As for extras, besides the aforementioned figurine and lencitular collector cards, there is a digital copy code and a bunch of bonus featurettes that take us behind the scenes. They are spread across the episode discs and also on a bonus disc. Some of them are quite lengthy, including a fifty-three minute roundtable with cast and production staff and a ninety minute documentary.
Great visuals, solid sound and a plethora of extras make Batman Beyond: The Complete Series a worthy addition to any DC fan’s collection.
Batman fans all know the origin story of Batman but what was Gotham like before the Caped Crusader donned his disguise? The WB series Gotham explored the mean streets of a city that the U.S. government essentially ceded to the bad guys over five seasons and 100 episodes. The series tracked the early police career of Jim Gordon and introduces us to Bruce Wayne and the misfits who would become Penguin, Ridder and Catwoman among others. Warner Bros has now released Gotham: The Complete Series on Blu-ray and DVD and we had a chance to review the Blu-ray version. As WB likes disclaimers, please note that while Warner Bros Home Entertainment provided us with a review copy of the product, the opinions contained below are mine alone.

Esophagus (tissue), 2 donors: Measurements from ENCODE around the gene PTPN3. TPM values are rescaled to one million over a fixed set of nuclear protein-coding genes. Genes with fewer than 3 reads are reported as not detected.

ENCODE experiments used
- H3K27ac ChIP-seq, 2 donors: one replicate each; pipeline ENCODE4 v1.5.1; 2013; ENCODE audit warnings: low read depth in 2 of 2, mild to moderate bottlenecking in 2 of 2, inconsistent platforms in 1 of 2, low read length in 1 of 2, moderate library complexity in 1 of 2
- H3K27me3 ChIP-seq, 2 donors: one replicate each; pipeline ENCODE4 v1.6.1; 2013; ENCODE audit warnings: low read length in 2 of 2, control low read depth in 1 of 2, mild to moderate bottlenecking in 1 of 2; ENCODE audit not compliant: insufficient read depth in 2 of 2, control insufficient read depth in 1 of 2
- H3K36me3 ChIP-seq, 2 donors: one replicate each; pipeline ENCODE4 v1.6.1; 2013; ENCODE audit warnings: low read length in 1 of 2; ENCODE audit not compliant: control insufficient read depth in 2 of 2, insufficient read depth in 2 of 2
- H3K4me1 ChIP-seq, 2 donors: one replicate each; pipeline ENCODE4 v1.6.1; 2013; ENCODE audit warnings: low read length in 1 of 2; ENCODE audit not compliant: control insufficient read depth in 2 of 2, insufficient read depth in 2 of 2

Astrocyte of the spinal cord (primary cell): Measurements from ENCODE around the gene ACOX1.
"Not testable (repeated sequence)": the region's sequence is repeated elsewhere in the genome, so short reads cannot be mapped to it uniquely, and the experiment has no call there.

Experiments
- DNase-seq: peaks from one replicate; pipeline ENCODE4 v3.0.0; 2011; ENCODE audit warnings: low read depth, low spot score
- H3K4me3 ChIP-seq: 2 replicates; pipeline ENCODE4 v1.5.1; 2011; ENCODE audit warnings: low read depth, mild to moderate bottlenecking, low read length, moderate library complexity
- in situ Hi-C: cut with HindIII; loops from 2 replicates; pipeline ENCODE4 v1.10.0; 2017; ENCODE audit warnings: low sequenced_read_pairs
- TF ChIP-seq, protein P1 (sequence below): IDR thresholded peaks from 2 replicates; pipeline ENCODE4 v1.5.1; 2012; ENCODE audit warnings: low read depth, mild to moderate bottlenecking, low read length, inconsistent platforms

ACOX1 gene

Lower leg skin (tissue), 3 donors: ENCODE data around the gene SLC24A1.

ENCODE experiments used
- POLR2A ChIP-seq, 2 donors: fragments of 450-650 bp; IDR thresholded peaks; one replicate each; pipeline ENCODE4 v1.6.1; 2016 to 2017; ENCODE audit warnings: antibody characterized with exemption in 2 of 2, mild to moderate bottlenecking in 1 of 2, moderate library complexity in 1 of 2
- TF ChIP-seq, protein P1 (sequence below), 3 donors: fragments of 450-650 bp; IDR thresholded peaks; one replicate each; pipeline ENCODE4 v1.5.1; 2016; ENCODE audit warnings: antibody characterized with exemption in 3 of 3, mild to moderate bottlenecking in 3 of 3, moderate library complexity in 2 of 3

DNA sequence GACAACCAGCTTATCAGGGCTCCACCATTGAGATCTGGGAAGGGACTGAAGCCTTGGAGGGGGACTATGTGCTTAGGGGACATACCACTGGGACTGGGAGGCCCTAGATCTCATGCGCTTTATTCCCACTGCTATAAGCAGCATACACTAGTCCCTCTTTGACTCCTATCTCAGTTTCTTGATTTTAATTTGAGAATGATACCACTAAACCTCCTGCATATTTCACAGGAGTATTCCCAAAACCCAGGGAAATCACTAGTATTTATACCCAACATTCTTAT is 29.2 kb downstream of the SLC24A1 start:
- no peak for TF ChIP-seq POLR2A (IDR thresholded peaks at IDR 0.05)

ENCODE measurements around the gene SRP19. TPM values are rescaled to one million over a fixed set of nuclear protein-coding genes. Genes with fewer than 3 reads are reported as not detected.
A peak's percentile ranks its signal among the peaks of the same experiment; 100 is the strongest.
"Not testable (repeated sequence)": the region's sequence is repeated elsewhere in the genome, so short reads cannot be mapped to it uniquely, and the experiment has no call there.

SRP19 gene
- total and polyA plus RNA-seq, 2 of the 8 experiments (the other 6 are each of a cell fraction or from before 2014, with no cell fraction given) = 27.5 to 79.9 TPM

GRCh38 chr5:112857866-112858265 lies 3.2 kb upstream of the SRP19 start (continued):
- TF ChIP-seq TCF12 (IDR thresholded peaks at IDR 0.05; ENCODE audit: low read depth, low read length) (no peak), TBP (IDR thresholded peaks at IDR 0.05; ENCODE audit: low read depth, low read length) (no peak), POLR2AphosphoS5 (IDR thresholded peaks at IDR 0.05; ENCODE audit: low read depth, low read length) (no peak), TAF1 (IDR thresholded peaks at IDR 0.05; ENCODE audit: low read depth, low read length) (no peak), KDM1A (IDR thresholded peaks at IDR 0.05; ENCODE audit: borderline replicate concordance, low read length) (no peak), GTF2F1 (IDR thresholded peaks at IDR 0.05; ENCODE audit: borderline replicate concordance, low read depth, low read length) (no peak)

The 1080p AVC-encoded transfer is in the series’ original 1.78:1 aspect ratio. The video presentation is crisp and detailed bringing out every dirty environment in the city gone to hell. The colour palette is muted, but when needed the colours can pop. Skin tones are realistic and the black levels are nice and deep. There is no real worries with digital noise or compression artifacts.
On the audio side, there’s a DTS-HD Master Audio 5.1 soundtrack, while subtitles are available in English SDH, French and Spanish. The soundscape is immersive, placing you in Gotham action so well that you’ll ask to vote there. The low frequencies get a workout during gunshots and fights, while dialogue is clear, centred and properly prioritized.
The extras are spread across the discs of the five seasons. Besides a digital code, viewers get the usual collection of gag reels, behind-the-scenes looks at the show, its production and design, featurettes giving us additional back stories on the characters and DC Universe and various panel and Comic-Con appearances.